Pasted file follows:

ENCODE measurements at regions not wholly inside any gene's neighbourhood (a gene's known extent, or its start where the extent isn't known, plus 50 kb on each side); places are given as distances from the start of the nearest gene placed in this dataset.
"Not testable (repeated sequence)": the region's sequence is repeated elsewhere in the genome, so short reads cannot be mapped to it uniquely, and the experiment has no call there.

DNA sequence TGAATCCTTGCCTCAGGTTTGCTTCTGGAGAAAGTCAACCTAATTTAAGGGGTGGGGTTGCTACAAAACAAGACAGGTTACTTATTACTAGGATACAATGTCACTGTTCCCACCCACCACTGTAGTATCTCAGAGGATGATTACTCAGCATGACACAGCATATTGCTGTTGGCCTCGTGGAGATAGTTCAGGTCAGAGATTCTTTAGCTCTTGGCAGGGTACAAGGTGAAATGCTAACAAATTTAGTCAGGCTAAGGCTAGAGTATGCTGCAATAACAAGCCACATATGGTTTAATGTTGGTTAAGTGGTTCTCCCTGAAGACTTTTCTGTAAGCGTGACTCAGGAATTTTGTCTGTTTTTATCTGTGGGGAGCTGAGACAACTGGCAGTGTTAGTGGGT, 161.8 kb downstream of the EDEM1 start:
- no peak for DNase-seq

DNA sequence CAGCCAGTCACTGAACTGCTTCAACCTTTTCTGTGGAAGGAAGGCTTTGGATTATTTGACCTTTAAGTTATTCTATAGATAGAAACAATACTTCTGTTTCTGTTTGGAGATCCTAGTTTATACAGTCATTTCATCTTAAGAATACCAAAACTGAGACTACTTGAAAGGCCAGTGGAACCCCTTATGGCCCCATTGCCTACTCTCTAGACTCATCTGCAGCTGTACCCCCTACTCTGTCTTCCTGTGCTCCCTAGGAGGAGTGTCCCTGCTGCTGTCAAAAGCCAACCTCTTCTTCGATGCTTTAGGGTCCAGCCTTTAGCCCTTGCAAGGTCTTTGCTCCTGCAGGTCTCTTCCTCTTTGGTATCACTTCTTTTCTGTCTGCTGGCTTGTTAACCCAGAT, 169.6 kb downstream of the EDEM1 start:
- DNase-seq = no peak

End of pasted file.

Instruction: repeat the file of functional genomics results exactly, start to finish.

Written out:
ENCODE measurements at regions not wholly inside any gene's neighbourhood (a gene's known extent, or its start where the extent isn't known, plus 50 kb on each side); places are given as distances from the start of the nearest gene placed in this dataset.
"Not testable (repeated sequence)": the region's sequence is repeated elsewhere in the genome, so short reads cannot be mapped to it uniquely, and the experiment has no call there.

DNA sequence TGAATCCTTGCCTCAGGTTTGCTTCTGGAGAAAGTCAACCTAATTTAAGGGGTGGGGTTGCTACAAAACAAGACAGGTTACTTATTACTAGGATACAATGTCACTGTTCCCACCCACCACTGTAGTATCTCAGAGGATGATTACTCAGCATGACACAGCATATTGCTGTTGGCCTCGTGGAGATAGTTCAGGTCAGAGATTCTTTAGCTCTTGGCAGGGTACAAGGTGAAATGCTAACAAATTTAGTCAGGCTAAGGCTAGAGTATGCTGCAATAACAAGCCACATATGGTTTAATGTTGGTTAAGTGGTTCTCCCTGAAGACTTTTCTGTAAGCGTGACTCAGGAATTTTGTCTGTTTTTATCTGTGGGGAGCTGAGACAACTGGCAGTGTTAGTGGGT, 161.8 kb downstream of the EDEM1 start:
- no peak for DNase-seq

DNA sequence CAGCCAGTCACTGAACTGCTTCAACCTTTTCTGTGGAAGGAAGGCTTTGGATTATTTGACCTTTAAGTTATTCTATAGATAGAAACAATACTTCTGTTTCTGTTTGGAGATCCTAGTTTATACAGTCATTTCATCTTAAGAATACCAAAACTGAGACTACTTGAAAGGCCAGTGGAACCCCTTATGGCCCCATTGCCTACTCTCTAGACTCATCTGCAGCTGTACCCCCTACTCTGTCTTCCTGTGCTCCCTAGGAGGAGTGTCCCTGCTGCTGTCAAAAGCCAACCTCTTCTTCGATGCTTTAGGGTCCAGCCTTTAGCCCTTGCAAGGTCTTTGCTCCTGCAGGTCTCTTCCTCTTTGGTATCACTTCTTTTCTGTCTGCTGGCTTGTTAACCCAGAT, 169.6 kb downstream of the EDEM1 start:
- DNase-seq = no peak